Yolanda’s Breast Cancer Battle: “If it were any bigger, I might not be here”

October is Breast Cancer Awareness Month, a time to draw attention to the most common cancer for women in the United States, and the second most common cause of cancer death in women. It also serves as a reminder for women to schedule their annual mammogram screening.

“The goal of screening for breast cancer is to find it before it causes symptoms, like a lump that can be felt. Breast cancer found during screening exams is more likely to be smaller in extent and have better outcomes,” said Dr. Caitlin Chiles.

In this edition of our blog, Hunter Health patient Yolanda Caesar is sounding the alarm on just how crucial an annual mammogram can be, and how a simple checkup may have saved her life.

“If it weren’t for her, I wouldn’t have known.”

Months ago, Yolanda came to Hunter Health for a routine checkup. During the appointment, Callie Wentling, PA, Director of Clinical and Quality Engagement, noticed something abnormal and scheduled Yolanda to get a mammogram. The results showed Yolanda in stages one and two of breast cancer — meaning the cancer was small but growing beyond the early stages.

That meant Callie needed to connect Yolanda with specialists for a mastectomy to remove the cancer, and a hysterectomy due to positive genetic testing that placed her at a higher risk for gynecological cancer.

 “And that meant losing my womanhood, so I sat there and cried a long time,” Yolanda says. “But then I thought about it — do I want to live or die? And I wanted to live. So, I continued through my journey.”

Yolanda says, because the cancer was caught early, treatment was relatively minimal and did not require chemotherapy. She’s now cancer-free and happy to be living every day. She says it was her routine appointment with Hunter Health that kept her alive.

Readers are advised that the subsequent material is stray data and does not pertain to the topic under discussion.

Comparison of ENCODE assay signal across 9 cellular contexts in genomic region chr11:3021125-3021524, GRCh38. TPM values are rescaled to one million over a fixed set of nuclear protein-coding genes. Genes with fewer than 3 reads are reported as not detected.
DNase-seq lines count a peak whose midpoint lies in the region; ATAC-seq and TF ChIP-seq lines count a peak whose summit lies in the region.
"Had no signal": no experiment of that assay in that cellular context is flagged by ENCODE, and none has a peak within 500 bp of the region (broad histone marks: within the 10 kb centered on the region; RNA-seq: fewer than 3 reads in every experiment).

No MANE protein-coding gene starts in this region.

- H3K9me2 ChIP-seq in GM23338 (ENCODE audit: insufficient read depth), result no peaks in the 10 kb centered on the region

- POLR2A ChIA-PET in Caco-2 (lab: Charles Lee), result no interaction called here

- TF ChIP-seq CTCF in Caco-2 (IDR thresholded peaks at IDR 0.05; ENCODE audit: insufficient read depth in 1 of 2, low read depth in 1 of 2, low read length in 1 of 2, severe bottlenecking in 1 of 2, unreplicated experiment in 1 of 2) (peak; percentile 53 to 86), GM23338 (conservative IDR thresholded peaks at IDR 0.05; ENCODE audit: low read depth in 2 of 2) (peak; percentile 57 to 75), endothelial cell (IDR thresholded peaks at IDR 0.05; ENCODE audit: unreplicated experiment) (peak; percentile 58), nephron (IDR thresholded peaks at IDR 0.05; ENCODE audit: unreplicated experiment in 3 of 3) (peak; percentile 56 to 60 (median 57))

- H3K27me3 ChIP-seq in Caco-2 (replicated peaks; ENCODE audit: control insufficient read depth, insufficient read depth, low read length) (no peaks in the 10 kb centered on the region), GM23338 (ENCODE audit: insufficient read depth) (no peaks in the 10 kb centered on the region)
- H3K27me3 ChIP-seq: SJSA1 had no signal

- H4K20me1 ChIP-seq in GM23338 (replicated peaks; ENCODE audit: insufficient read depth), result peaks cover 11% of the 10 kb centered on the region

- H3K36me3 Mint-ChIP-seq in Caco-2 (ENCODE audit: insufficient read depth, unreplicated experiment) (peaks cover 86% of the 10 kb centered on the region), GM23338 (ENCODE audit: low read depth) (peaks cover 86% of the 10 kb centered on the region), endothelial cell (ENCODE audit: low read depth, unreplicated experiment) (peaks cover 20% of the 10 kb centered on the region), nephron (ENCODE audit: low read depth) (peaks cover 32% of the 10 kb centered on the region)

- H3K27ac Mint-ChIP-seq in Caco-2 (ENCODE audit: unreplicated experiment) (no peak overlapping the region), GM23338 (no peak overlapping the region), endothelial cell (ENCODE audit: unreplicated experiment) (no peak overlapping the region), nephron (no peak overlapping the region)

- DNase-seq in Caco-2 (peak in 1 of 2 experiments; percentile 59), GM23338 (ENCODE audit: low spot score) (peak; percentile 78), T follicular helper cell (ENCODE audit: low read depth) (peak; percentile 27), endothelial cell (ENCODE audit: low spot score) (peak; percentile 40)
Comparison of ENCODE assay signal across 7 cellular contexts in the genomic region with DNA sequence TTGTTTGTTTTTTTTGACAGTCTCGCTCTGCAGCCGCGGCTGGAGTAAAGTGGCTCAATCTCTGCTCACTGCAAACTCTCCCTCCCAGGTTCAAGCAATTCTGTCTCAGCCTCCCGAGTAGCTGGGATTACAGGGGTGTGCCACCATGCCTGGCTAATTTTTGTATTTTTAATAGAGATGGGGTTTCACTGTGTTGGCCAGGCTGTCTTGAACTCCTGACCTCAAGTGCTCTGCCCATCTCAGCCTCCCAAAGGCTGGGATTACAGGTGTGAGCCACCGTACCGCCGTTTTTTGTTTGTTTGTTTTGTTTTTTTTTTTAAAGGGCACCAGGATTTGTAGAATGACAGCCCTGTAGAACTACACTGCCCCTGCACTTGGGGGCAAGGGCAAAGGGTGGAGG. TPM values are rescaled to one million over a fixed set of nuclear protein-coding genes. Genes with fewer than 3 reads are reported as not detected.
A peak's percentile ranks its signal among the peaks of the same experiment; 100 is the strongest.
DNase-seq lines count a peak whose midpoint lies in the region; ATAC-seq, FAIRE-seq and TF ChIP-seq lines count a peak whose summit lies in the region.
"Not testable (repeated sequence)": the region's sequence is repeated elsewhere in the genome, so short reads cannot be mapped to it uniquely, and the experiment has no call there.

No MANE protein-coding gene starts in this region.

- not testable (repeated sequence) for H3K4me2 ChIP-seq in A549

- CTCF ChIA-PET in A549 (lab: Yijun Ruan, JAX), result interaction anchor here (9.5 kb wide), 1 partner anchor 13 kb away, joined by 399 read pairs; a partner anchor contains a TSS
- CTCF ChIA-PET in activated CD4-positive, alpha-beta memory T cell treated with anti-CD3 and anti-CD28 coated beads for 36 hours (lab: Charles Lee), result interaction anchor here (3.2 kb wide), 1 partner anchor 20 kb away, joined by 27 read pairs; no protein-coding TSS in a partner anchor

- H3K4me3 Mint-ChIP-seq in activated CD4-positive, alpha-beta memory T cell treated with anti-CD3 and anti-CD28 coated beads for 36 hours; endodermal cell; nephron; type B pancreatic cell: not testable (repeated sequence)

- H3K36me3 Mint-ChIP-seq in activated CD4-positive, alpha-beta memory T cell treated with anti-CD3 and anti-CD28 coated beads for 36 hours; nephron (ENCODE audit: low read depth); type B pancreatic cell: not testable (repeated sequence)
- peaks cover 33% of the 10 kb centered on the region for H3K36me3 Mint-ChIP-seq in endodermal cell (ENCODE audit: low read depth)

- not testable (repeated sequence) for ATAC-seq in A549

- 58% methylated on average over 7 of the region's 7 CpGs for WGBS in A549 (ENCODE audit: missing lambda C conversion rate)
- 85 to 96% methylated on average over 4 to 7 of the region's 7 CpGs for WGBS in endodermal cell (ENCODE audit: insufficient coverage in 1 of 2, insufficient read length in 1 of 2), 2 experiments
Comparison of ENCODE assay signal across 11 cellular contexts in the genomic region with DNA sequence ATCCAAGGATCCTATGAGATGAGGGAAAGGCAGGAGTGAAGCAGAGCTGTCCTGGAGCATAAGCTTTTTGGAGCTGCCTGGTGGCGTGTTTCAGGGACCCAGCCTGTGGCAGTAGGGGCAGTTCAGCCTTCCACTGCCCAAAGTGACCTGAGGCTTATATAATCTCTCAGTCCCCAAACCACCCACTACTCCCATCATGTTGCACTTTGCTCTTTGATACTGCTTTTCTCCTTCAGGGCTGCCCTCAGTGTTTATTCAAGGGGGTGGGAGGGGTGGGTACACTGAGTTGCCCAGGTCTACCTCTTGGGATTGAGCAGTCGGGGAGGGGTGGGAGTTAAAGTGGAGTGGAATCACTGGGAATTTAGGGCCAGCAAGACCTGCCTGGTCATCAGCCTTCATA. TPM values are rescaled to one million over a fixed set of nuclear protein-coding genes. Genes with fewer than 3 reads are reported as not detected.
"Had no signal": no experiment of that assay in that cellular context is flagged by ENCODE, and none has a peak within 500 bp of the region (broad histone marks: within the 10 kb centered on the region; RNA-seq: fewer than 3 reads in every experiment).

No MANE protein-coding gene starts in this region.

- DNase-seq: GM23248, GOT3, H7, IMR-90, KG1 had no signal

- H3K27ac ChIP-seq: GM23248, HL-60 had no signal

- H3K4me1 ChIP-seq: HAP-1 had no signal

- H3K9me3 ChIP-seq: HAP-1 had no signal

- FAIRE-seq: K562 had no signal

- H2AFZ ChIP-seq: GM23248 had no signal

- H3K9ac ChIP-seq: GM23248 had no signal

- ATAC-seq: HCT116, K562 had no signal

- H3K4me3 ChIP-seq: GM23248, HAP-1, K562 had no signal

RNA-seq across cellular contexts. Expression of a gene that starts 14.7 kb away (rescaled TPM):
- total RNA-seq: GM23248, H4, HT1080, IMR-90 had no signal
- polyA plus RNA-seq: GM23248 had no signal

“Callie is the one who discovered it, and she was by my side the whole time,” she says. “If it hadn’t been for her, the cancer could have progressed to stage three or worse, because I didn’t even know I had it.”

“You should get your annual checkups, all of them, so you can be safe.”

And she has this to say for anyone fearful of a checkup for the possibility of a positive result.

“It doesn’t really change your life. It makes it better so you don’t get cancer and die. And within yourself, you should know you’re still a woman.”

5 Reasons why Regular Screenings Matter

  1. Breast cancer-related deaths dropped nearly 40% between 1989 and 2014 thanks to early detection and treatment.
  2. 1 in 8 women in the U.S. will develop breast cancer in their lifetime
  3. 85% of women with breast cancer do not have a family member with the disease
  4. Smaller lumps typically are easier to treat and, like in Yolanda’s case, may not require chemotherapy and other treatments.
  5. The five-year survival rate of those who catch and treat stage 0 or stage 1 breast cancer—essentially meaning that the cancer hasn’t spread to other parts of the body—is an astounding 100 percent.

Sources: National Breast Cancer Foundation, Susan G. Komen, American Cancer Society

Get Screened Today

Whether or not you experience symptoms of breast cancer, the American Cancer Society suggests the following screening protocols for women:

  • Ages 40 to 44: annual screening with mammograms, if requested
  • Ages 45 to 54: annual mammograms
  • Ages 55+: annual or biennial (every other year) mammograms

Lack of health insurance may be a barrier to women scheduling a yearly mammogram. Through a partnership with the Kansas Department of Health and Environment (KDHE), Hunter Health refers eligible patients to the Early Detection Works Program (EDWP).

“The best defense against breast cancer is early detection,” says Suzanne Proctor, Early Detection Works Nurse Manager “The Early Detection Works Program is here to assist low-income, uninsured, or underinsured Kansas residents by providing funding for free breast- and cervical-cancer screenings.”

This program provides clinical breast exams, mammograms, Pap tests, and diagnostic services for women who meet the following requirements:

•     Women 21 to 64 years old for cervical-cancer screenings.

•     Women 40 to 64 years old for breast-cancer screenings.

•     Women who do not have health insurance.

•     The woman’s family income is at or below 250% of current federal poverty guidelines.

There’s no reason to not get your annual checkup and stay on top of your health. At Hunter Health, we provide the resources you need to get quality, integrated care at an affordable rate. Schedule your checkup with us today by calling 316-262-2415.

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